Jumping to Warp Speed

Staff Writer

Washington, D.C.--The DNA sequencing company Celera Genomics, which already claims to own the fastest private computer in the world, today joined a government-backed partnership aimed at building even more powerful new machines for biological research.

The project's main sponsor, the U.S. Department of Energy (DOE), plans to back the venture by pumping $10 million of R&D into the Sandia National Laboratory in Albuquerque, New Mexico. Celera, based in Rockville, Maryland, will kick in an unspecified amount of support, in the "millions of dollars," according to Celera president Craig Venter. The third partner, Compaq Computer Corp. of Houston, Texas, will contribute an undisclosed share of its hardware development budget, which runs to "hundreds of millions of dollars," according to vice president Bill Blake.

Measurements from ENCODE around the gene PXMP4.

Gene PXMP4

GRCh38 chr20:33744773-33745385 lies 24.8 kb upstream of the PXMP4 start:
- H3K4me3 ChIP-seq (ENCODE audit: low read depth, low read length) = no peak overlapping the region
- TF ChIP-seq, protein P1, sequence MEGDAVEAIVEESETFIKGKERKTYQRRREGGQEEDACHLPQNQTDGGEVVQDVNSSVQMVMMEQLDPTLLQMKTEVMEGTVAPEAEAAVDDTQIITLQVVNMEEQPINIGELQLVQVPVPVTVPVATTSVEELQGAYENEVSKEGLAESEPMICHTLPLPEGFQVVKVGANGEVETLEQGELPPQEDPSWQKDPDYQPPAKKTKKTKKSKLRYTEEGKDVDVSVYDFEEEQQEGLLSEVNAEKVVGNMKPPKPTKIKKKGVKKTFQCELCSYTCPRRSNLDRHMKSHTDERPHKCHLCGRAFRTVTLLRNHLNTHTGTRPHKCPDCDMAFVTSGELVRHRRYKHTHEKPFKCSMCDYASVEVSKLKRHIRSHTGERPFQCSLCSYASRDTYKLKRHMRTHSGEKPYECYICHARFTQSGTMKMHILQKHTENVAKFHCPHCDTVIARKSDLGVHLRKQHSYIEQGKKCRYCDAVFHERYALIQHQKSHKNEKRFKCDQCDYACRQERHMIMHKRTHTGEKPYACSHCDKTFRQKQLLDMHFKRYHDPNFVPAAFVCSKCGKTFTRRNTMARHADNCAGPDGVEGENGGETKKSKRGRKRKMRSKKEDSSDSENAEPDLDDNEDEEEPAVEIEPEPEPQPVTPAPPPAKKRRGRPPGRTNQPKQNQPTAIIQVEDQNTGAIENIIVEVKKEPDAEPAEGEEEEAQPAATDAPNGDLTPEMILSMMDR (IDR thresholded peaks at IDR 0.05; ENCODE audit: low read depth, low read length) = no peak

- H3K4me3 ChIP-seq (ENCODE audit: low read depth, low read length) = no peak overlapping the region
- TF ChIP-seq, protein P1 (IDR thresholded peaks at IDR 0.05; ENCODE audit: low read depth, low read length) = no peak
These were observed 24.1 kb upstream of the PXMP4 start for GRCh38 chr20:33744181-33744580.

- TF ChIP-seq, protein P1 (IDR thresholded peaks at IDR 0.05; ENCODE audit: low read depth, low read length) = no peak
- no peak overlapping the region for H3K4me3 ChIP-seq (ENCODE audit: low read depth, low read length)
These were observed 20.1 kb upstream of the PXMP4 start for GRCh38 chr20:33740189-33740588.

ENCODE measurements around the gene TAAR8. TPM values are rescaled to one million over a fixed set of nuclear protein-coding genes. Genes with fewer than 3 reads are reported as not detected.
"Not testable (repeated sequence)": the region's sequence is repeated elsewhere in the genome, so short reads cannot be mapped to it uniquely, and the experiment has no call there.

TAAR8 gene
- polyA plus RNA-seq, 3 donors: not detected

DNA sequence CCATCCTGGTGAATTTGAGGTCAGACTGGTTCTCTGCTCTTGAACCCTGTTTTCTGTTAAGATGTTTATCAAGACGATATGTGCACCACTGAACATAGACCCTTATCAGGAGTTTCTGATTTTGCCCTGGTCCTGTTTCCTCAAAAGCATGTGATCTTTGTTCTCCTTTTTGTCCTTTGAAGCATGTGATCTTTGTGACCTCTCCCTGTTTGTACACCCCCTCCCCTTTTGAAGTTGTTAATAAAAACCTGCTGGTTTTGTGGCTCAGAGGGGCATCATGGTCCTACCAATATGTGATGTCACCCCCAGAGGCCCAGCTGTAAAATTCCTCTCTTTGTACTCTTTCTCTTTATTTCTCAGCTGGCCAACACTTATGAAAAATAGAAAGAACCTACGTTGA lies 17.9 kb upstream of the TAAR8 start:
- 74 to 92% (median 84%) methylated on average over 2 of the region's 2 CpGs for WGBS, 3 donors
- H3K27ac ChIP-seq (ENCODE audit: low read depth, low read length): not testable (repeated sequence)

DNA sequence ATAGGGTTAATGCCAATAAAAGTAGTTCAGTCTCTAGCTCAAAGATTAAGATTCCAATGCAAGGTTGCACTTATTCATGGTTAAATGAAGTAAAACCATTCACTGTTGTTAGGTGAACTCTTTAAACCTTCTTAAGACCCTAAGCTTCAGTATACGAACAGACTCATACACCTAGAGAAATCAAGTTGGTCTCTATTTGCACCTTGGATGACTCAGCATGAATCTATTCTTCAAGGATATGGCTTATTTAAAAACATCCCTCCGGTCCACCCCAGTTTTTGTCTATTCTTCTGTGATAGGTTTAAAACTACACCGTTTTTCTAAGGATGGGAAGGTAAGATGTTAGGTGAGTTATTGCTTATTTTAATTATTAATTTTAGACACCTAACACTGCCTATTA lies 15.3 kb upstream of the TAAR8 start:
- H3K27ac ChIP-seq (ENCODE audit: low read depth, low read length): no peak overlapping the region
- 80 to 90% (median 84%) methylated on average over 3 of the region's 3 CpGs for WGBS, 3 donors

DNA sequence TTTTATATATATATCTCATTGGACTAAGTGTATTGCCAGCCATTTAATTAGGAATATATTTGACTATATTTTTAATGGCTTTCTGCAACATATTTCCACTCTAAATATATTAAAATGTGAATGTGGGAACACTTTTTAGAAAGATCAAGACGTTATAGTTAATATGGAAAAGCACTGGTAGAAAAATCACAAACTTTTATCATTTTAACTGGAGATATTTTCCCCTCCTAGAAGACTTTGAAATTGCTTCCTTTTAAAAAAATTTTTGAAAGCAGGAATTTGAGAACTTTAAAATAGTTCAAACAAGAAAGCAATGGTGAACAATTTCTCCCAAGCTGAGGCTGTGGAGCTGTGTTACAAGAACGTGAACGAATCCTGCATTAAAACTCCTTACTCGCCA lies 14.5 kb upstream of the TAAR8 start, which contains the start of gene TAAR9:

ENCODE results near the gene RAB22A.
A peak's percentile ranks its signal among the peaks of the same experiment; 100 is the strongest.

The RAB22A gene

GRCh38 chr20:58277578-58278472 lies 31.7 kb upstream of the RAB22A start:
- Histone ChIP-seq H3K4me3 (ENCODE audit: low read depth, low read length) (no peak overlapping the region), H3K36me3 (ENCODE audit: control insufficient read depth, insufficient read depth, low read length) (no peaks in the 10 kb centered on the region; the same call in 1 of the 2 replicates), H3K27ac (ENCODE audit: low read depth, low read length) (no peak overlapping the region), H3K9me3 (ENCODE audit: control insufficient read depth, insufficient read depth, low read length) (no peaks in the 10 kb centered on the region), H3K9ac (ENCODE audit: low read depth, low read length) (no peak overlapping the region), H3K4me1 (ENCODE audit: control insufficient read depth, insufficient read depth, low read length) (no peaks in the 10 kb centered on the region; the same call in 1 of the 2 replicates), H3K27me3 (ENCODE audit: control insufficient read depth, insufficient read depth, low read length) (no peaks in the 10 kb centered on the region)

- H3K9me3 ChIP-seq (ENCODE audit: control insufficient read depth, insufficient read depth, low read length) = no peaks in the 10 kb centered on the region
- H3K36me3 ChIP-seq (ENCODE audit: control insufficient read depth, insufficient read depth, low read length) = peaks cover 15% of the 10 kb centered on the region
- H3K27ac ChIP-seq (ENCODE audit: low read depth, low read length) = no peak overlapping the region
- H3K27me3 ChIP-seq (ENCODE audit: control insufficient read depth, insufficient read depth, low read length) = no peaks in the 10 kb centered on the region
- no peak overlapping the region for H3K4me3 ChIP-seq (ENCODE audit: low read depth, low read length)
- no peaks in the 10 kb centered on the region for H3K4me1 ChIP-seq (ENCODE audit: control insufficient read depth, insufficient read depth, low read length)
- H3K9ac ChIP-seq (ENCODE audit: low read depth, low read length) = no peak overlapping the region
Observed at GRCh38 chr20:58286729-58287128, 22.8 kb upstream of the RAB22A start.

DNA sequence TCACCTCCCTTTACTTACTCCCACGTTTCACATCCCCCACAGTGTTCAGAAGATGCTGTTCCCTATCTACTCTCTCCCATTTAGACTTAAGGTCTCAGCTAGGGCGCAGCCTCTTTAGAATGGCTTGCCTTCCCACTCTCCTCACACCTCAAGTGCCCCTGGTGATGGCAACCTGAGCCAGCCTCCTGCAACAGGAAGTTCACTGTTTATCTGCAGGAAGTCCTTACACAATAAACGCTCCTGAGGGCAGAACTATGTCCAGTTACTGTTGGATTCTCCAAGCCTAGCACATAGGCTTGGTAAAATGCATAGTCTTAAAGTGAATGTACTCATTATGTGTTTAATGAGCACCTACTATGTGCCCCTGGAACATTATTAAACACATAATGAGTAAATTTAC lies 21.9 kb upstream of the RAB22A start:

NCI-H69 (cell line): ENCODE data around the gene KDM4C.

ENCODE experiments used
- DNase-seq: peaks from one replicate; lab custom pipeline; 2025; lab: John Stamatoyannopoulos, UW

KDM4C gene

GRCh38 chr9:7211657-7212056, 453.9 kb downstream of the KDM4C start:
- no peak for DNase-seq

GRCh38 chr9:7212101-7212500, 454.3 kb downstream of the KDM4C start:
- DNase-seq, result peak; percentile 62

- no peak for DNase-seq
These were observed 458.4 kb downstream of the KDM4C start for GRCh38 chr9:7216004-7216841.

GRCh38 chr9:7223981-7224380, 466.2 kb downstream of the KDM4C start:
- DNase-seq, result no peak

The two companies announced the deal here at DOE headquarters, where they signed a pledge to collaborate with DOE for the next 4 years. Venter said his job in the partnership was to identify the difficult problems that need to be solved, such as questions about how proteins interact within living cells. Compaq brings an expertise in designing and manufacturing computer hardware. Sandia chief Paul Robinson said his lab will contribute a large cadre of experts who have successfully developed supercomputers in the past.

The main goal, Robinson says, is to develop a new computer that will use parallel processors to achieve a speed of 100 trillion floating point operations per second--a 50-fold increase in speed over the system Celera uses today. Venter said that biology will require even faster supercomputers in the future to model events within living organisms. Even simple tasks, such as sequencing genomes, will benefit, he said. Venter noted that it took his research team 11 days to assemble the genome of a bacterium 5 years ago. Using its current supercomputer, Celera first cut the time to 9 hours, and then, with improved software, to about 5 minutes. But the demands of genomic research are growing so rapidly, Venter said, that "we need to be able to do that work in seconds."

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